You may have noticed a helicopter flying over Sault Ste. Marie the last few days. There’s nothing strange about that, but there is something weird about this one.
The helicopter spotted yesterday in the western sections of the city seemed to be dragging something underneath it, what appears to be a net of some kind.
Turns out, it was likely an airborne electromagnetic (AEM) survey .
An AEM is used to measure natural variations in the electrical properties of soil, rocks and water. Surveys are conducted by government agencies and companies using a light aircraft or helicopter operated by a specialist contractor.
The loop is about 60-feet (20 m) in diameter and weighs about 1000 pounds (450 kg). It is suspended about 100 feet (35 m) below a helicopter, which flies about 200 feet (65 m) above the ground. The helicopter travels an average of 45-75 mph (70 – 120 kph) in closely spaced parallel lines across the area to be mapped.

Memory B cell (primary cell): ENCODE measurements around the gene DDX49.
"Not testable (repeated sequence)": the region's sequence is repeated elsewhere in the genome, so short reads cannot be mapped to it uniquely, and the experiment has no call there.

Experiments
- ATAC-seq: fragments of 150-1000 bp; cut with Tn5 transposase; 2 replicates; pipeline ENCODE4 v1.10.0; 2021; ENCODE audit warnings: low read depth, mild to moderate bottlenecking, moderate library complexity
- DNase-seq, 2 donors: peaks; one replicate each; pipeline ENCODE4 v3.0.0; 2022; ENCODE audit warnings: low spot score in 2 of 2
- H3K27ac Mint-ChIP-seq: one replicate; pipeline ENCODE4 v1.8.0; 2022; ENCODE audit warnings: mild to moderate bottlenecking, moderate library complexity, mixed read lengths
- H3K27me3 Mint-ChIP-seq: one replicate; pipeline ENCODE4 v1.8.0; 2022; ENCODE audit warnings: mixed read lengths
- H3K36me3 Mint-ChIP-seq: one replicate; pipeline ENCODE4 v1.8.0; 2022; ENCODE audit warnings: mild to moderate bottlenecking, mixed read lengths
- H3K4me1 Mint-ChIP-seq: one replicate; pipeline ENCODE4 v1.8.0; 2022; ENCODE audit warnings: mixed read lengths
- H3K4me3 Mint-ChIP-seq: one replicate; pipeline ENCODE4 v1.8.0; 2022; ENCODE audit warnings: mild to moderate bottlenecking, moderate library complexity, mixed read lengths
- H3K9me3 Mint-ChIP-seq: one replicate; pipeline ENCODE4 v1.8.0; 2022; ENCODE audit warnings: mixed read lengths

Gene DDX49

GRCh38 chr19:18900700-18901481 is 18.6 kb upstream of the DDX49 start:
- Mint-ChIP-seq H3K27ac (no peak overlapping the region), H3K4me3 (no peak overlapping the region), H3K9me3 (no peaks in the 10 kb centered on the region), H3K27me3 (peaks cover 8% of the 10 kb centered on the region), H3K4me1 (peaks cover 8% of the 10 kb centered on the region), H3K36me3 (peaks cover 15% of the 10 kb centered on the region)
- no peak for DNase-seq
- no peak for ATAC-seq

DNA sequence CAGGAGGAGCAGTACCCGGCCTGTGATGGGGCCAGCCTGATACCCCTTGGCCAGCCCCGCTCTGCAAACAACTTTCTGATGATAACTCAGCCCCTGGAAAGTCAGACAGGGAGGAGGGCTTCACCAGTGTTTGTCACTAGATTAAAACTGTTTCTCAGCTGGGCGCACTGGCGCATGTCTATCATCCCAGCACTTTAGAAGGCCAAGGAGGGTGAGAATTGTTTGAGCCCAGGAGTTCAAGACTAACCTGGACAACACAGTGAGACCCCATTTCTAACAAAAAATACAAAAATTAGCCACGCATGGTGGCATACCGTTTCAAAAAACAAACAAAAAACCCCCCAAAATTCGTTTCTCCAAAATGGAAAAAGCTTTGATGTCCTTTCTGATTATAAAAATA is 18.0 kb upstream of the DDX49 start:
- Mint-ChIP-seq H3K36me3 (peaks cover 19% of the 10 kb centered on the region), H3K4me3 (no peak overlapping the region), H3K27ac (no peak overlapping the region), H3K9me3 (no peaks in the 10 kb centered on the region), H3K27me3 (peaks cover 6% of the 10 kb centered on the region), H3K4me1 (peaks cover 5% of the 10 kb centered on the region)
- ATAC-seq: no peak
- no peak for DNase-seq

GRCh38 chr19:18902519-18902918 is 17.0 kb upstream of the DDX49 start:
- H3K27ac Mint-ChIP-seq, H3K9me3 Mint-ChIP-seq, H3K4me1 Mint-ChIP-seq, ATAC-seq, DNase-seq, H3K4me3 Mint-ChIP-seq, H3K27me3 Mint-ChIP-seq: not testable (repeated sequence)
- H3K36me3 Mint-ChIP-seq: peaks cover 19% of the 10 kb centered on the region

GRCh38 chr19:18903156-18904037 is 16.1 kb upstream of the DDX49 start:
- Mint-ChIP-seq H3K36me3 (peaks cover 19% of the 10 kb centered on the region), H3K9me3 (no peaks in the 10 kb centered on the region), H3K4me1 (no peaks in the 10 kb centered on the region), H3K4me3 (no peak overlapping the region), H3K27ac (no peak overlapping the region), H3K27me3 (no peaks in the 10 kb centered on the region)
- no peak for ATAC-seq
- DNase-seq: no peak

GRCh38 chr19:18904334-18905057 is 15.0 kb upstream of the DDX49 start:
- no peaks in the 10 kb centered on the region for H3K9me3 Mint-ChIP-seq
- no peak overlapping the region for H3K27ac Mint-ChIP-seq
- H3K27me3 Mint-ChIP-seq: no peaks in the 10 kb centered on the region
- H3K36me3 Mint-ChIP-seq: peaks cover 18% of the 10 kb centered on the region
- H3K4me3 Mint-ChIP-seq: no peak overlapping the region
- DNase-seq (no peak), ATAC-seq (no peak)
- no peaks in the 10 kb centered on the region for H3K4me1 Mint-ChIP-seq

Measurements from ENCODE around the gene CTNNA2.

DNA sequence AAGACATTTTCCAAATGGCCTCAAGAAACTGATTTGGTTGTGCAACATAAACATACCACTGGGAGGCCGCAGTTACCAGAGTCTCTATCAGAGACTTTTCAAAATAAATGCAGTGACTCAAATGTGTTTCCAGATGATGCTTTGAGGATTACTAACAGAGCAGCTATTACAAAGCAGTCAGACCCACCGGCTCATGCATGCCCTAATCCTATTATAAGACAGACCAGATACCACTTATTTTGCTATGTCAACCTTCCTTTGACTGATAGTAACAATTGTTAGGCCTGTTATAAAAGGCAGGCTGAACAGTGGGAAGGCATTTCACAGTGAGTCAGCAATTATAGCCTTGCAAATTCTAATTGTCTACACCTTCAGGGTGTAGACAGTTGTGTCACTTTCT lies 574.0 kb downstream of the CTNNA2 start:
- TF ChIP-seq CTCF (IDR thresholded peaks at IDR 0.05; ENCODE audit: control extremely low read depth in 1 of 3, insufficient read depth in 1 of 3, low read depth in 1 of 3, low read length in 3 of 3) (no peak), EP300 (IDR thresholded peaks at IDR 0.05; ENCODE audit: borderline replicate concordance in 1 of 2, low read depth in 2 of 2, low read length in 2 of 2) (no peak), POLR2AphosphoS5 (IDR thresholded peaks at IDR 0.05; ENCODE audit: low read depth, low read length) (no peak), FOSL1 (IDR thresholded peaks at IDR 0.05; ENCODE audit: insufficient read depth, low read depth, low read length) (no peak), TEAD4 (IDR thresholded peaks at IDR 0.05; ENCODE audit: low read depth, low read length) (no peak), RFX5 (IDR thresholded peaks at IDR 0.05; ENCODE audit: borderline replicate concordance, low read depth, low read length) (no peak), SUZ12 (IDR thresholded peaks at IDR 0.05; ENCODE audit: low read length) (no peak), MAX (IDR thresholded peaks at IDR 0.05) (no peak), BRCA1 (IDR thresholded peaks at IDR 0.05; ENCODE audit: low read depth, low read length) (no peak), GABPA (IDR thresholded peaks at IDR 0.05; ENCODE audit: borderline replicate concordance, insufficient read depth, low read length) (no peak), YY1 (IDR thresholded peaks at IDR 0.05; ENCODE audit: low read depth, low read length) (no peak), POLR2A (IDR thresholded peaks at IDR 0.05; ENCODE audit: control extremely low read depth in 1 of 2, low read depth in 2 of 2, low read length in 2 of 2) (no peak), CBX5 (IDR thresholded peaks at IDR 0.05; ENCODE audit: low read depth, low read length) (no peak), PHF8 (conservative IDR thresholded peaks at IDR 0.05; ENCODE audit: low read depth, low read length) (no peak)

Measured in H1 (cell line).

Some of things we discovered from the web about AEM include;
AEM detects geological changes and moisture variations beneath the earth’s surface.
Most systems generate primary EM fields by using a loop transmitter; conducting coils are used as antenna to measure the secondary magnetic field caused by conductive inhomogeneities in the ground.
We can’t confirm what ares of Sault Ste. Marie were mapped, if any, but in case you may look up and see a loop transmitter underneath a flying helicopter, now you know.